As dispatch division 356 receives information from the first and second technicians 323 and 334, respectively, dispatch division 356 will know that the first dwelling 312 uses twisted pair number 90 and will also know that the second dwelling 314 uses twisted pair number 140. When dispatch division 356 receives the results of the first and second technician's diagnosis (that there were no problems with the network resources used by the customers in the first and second dwellings), dispatch division 356 will realize that the problems encountered by those customers were not caused by isolated problems affecting just a single dwelling. Since the problem is not isolated, dispatch division 356 will then consider other resources or assets of network 300 that could be causing the problems experienced by the customers in the first and second dwellings, 312 and 314, respectively.

Dispatch division 356 will then check the twisted pair numbers of the first and second dwellings, 312 and 314, respectively. At this point, dispatch division 356 will realize that both the first dwelling 312 and the second dwelling 314 have twisted pair numbers that are within a particular range of twisted pair numbers, in this case 1-200, and that this range corresponds to the twisted pairs contained in first branch line 308. Dispatch division 356 determines that the likely problem is with first branch line 308 or some other network asset, and that there are probably no problems with individual network assets in a first region 310.

After a decision has been made that the problem is likely caused by a network asset other than an individual customer's network asset, dispatch division 356 will cease to dispatch any other technicians to other customers who use the first branch line 308. This means that any customer who has a twisted pair number ranging from 1-200 and who calls company 350 and reports problems similar to those reported by the first dwelling 312 and the second dwelling 314, will be informed that the company is currently working to resolve the problem, and that the problem is affecting many other customers and that there is no problem with their particular network resources. This conserves technician resources and prevents additional technicians from being dispatched to portions of the network that are not damaged or broken.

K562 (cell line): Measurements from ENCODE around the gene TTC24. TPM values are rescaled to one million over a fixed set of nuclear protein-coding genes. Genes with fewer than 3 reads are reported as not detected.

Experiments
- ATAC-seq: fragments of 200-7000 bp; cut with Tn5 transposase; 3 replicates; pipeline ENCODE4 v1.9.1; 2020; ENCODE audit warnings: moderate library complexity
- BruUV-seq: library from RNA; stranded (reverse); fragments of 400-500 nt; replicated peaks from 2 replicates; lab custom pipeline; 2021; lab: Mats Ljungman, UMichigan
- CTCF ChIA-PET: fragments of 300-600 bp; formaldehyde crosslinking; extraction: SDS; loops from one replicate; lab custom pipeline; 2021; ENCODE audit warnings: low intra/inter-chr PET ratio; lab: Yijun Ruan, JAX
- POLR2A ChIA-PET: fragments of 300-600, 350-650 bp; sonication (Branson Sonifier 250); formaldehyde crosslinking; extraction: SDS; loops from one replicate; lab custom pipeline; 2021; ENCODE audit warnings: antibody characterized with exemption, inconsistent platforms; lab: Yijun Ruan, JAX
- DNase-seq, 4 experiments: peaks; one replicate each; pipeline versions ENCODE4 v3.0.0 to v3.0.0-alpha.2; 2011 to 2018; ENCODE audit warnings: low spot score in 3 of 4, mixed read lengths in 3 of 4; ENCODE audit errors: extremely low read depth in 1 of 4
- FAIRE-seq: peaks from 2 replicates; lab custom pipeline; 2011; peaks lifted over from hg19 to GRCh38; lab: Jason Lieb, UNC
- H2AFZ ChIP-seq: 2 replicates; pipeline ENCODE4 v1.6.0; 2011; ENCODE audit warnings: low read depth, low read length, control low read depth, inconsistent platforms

Because dispatch division 356 suspects that the first branch line 308 is damaged, dispatch division 356 will deploy a third technician 330 to check the integrity of first branch line 308. When the third technician informs the company 350 that there is no damage to first branch line 308, dispatch division 356 will then deploy the third technician from branch line 308 to trunk line 304. If trunk line 304 is very far from the first branch line 308, or if the third technician 330 does not have the proper tools or equipment to access trunk line 304, or if it is more efficient to deploy a fourth technician, then dispatch division 356 may dispatch a fourth technician to trunk line 304. However, in this current example, dispatch division 356 determines that it is appropriate and feasible to redirect third technician 330 from the first branch line 308 to trunk line 304.